Google Celebrates Frida Kahlo's Birthday with Google Doodle
If an image of a painting that pops up on a computer screen can be considered a viewing, then Frida Kahlo may be setting a record today for the most glimpses of an artist's self-portrait -- thanks to Google, which is marking her 103rd birthday by incorporating her art into the Google logo on its search engine.
This tradition of "Google doodles" to mark holidays, birthdays and other special occasions goes back to 1999.
In order to make Kahlo's birthday a happier one, however, the Google artists seem to have taken some liberties to make the 1940 self-portrait upon which the doodle image appears to be based a tad more festive -- and perhaps to skirt the need for copyright approval.
Frida Kahlo's 103rd birthday present? A Google doodle.
In honor of the painter's life appears, Google has designed a Twitter-age homage to the painter's "Self-Portrait With Thorn Necklace and Hummingbird."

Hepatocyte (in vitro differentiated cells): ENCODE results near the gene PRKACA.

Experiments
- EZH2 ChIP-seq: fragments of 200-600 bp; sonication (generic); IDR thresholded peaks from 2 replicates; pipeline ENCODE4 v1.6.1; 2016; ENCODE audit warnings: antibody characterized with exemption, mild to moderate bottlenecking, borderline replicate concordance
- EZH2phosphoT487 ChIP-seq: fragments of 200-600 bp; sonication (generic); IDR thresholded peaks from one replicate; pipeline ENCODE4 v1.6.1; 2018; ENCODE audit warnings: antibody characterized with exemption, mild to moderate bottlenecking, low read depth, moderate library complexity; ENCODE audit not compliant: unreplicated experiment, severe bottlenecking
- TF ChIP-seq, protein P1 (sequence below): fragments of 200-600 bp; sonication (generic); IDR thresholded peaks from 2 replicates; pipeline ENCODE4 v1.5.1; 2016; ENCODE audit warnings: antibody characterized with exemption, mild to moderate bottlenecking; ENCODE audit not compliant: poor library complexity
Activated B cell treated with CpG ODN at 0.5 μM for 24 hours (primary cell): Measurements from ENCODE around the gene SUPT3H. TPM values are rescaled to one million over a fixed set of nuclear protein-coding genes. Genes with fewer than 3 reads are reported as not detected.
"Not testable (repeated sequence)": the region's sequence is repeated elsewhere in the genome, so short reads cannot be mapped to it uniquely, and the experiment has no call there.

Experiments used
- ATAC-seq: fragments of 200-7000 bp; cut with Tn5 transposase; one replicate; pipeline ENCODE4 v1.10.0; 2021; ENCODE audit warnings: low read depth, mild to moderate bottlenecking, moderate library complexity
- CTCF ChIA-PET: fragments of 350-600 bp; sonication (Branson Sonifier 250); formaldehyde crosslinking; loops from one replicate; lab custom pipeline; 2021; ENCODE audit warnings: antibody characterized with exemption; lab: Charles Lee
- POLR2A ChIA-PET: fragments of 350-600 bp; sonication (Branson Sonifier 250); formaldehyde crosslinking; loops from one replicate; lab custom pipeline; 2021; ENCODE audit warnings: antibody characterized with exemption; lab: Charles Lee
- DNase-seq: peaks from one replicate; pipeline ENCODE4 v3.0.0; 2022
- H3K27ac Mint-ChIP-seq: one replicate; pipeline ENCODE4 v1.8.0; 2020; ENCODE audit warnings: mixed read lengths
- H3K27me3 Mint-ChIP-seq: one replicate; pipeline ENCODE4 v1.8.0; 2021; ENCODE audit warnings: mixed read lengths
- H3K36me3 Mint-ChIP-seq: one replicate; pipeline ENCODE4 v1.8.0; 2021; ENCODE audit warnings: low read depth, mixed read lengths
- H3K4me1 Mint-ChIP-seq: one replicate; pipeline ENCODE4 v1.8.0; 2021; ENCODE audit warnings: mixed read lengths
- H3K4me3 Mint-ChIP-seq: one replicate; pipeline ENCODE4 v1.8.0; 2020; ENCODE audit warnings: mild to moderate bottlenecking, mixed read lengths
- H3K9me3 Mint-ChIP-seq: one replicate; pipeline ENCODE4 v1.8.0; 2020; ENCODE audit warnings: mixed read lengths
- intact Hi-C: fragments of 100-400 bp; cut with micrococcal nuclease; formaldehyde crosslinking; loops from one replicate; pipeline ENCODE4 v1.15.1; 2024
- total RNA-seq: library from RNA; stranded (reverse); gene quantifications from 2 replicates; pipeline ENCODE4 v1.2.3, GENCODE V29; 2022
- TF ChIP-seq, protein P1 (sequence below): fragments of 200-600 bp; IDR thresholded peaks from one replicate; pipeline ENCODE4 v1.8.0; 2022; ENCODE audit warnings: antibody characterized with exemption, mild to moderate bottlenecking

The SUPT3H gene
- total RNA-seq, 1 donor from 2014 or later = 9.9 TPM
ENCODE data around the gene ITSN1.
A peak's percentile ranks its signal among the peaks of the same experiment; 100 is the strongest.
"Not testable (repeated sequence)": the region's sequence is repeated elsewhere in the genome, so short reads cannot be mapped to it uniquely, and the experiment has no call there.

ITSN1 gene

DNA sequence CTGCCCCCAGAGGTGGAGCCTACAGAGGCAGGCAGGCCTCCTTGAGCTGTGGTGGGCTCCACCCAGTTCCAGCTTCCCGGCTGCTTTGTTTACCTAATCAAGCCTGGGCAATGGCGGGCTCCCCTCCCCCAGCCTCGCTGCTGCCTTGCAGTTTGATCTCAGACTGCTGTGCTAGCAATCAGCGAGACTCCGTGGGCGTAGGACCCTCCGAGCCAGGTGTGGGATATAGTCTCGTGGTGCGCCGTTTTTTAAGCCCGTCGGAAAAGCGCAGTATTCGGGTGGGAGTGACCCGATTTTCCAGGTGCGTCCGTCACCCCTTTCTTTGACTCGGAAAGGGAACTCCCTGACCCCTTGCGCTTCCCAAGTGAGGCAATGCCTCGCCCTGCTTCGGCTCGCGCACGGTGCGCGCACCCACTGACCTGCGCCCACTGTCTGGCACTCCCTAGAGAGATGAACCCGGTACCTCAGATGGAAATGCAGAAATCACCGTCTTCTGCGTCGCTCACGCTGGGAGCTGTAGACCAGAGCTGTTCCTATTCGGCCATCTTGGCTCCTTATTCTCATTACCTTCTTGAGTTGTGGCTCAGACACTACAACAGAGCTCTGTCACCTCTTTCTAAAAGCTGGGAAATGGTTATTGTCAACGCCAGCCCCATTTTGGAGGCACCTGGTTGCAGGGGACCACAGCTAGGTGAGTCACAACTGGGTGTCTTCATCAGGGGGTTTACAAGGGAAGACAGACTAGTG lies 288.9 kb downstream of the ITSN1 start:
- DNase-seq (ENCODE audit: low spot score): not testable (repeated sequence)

In the image, Kahlo is depicted in front of the Google logo; a giant flower blooming behind her with its vines snaking around the "Google" emblem and Kahlo's neck.
Today is the birthday of Frida Kahlo, born in Mexico on 6 July 1907, and Google USA has decorated its homepage in honour of this socialist feminist icon. Quite right too. Kahlo was one of the most fascinating portraitists of the 20th century. Her subject was herself, but her character, adventures, sufferings and talent made her more than worthy of her own scrutiny.
Internet search engine Google is celebrating Frida Kahlo's 103rd birthday with an homage to her painting, “Self-Portrait with Thorn Necklace and Hummingbird.” The image can be found on Google’s homepage with Kahlo in front of the Google logo and a blooming flower behind as vines encircle the emblem and her neck.
The tradition of “Google doodles” dates back to 1999 and is used to commemorate holidays, birthdays, and other special occasions.
Born in 1907, Kahlo was one of the most powerful painters of her time. In her youth, she survived a horrific bus crash and a run with polio.